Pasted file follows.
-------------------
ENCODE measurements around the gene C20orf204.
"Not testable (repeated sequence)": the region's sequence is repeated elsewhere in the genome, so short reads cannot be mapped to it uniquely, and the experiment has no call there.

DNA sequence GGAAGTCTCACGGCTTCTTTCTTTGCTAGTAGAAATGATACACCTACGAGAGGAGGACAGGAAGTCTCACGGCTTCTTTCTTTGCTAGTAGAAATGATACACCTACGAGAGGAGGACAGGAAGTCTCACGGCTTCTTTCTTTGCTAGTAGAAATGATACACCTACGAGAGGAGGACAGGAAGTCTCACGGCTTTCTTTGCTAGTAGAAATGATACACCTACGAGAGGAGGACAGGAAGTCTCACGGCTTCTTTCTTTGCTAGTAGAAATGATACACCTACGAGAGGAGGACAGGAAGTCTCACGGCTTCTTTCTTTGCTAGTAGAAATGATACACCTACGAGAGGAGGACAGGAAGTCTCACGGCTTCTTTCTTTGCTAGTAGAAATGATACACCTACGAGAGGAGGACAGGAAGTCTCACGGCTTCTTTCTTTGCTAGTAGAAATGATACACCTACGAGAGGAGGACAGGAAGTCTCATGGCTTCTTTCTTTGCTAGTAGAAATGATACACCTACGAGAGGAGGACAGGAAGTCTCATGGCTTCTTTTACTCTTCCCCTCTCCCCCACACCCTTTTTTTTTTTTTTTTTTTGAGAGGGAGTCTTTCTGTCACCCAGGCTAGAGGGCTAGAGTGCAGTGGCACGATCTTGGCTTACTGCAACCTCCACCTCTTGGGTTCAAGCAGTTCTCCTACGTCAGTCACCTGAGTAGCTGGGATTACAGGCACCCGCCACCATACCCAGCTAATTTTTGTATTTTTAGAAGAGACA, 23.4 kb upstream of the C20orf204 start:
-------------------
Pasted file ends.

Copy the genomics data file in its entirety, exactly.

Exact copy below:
ENCODE measurements around the gene C20orf204.
"Not testable (repeated sequence)": the region's sequence is repeated elsewhere in the genome, so short reads cannot be mapped to it uniquely, and the experiment has no call there.

DNA sequence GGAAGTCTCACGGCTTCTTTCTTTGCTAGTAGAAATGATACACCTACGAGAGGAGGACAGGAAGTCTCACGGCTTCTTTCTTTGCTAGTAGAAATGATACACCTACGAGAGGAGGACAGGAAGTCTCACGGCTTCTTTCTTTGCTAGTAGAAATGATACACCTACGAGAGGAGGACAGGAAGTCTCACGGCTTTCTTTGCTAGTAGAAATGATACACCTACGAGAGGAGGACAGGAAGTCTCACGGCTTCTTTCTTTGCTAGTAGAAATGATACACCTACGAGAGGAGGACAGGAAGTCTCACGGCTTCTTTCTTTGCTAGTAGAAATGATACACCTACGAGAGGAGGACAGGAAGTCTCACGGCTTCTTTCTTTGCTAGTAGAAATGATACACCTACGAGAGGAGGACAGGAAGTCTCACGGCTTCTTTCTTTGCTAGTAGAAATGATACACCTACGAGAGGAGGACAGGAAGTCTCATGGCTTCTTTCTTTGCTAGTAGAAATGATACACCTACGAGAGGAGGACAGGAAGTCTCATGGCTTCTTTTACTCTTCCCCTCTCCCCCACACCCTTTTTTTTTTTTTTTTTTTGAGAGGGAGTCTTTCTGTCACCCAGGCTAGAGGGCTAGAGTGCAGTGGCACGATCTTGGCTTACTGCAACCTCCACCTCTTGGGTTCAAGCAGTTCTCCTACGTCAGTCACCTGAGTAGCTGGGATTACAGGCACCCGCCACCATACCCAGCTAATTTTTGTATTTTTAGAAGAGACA, 23.4 kb upstream of the C20orf204 start: